'Potentially hazardous' asteroid taller than Ben Nevis to pass Earth next month
A gigantic asteroid, taller than Britain’s largest peak, will safely pass the Earth on March 21, 2021.
That hasn’t stopped Nasa from dubbing it a ‘potentially hazardous’ asteroid because of its proximity to our planet.
The asteroid, known as 231937 (2001 FO32), will zoom by at a safe distance of 1.2 million miles from Earth – the equivalent of five times further away than the Moon.
In fact, Nasa dubs any space rock that comes within 93 million miles of us as a ‘Near Earth Object’ (NEO), which is three quarters of the 120 million-mile distance to Mars.
Asteroid 231937 is the largest to ‘come close’ to the Earth this year and, at 1.7km is bigger than Ben Nevis and more than twice the size of the tallest building on Earth – the Burj Khalifa.
It should be possible to see the asteroid through an eight inch aperture telescope just after sunset on March 21 by looking slightly above the southern horizon.
The asteroid was actually detected way back in 2001 by telescopes in New Mexico that are part of the Lincoln Near-Earth Asteroid Research (LINEAR) program.
The MIT project is funded by the US Air Force and Nasa and it has been watching this particular asteroid ever since.
Using those observations astronomers calculated its orbit, found how close it would get to Earth and determined it would be going at 77,000mph.
SpaceReference.org commented: ‘Based on its brightness and the way it reflects light, 2001 FO32 is probably between 0.767 to 1.714 kilometers in diameter, making it larger than ~97% of asteroids but small compared to large asteroids.’
Because this asteroid is classed as an NEO, Nasa has to enforce its National Near-Earth Object Preparedness Strategy and Action Plan for a worst-case scenario.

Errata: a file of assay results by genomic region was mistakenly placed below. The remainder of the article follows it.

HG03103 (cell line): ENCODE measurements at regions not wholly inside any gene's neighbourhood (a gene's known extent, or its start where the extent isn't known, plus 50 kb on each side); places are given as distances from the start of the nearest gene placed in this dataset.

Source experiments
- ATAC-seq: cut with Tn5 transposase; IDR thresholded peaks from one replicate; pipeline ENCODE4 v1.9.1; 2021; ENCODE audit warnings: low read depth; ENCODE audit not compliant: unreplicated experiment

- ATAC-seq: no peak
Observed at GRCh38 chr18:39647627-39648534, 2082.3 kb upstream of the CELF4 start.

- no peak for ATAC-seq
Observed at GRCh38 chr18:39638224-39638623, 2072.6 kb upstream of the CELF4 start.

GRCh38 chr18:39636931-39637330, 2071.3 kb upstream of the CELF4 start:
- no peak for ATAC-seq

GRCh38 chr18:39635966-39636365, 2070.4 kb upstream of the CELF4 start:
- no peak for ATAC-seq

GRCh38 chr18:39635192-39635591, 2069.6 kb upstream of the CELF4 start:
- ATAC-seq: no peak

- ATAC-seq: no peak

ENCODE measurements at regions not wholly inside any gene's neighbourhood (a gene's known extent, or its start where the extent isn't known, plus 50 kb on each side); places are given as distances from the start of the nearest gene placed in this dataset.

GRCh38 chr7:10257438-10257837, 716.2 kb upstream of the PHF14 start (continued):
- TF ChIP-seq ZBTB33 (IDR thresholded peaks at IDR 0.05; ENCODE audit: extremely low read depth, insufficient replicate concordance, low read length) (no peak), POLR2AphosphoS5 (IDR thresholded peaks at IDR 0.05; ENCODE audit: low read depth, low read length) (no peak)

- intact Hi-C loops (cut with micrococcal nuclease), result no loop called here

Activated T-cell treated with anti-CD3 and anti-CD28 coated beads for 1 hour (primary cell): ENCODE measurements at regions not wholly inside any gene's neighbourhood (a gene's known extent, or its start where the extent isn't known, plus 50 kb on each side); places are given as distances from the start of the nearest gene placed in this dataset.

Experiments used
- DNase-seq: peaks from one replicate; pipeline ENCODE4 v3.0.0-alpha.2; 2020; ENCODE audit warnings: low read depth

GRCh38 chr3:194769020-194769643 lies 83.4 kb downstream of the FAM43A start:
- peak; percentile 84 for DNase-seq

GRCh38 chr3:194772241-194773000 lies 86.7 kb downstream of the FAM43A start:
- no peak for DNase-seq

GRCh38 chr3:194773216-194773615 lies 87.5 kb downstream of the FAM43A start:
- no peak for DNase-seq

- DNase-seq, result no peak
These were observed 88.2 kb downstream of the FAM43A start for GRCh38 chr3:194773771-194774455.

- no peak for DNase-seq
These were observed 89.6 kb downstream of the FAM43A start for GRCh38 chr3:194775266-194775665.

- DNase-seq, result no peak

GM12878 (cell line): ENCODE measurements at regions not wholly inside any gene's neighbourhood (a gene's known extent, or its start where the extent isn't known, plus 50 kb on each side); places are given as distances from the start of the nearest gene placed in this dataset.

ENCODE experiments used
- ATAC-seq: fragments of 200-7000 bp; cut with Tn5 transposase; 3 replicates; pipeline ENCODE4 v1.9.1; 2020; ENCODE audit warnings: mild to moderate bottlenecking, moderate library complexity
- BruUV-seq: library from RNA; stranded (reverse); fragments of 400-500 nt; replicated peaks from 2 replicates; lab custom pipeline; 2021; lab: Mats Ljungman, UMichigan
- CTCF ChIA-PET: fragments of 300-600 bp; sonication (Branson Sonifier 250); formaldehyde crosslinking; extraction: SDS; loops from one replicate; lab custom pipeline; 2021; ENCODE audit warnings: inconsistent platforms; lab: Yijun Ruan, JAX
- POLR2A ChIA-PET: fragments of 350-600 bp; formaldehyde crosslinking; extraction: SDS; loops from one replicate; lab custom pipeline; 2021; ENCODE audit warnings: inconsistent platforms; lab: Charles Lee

Why the concern? Because larger NEOs greater than 140 meters would have ‘the potential to inflict severe damage to entire regions or contents,’ explained a 2018 report delivered to the White House on the dangers of an asteroid impact.
‘Such objects would strike Earth with a minimum energy of over 60 megatons of TNT, which is more than the most powerful nuclear device ever tested. Fortunately, these are far less common and are easier to detect and track than smaller NEOs.’
Because of the danger of a future collision, space agencies around the world are developing ways to avert a possible extinction event.
One idea being worked on by researchers and spacecraft engineers from across Europe and the US is a mission to ‘deflect’ a space rock and ‘prove the technique as a viable method of planetary defence’.
This mission is called the Asteroid Impact Deflection Assessment (AIDA) and will attempt to redirect the smaller part of a pre-selected double asteroid called Didymos.
In the first stage of the mission, a spacecraft will smash into the space rock. Then a second ship will assess the crash site and gather data on the effects of the collision.
Nasa is already working on a craft called Double Asteroid Impact Test, whilst Italy will send a small CubeSat satellite to monitor the action.
The European Space Agency (ESA) mission is called Hera and will perform a ‘close-up survey of the post-impact asteroid’ and gather measurements such as the asteroid’s mass as well as the size of the crater left behind after impact.
‘DART can perform its mission without Hera – the effect of its impact on the asteroid’s orbit will be measurable using Earth ground-based observatories alone,’ said Ian Carnelli, who is managing the Hera mission.
‘But flying the two missions together will greatly magnify their overall knowledge return. Hera will in fact gather essential data to turn this one-off experiment into an asteroid deflection technique applicable to other asteroids. Hera will also be the first mission to rendezvous with a binary asteroid system, a mysterious class of object believed to make up around 15% of all known asteroids,’ said the ESA.
‘And our mission will test a variety of important new technologies, including deep space CubeSats, inter-satellite links and autonomous image-based navigation techniques, while also providing us with valuable experience of low-gravity operations.’
According to Nasa, there are currently 1,031,488 known asteroids to date.
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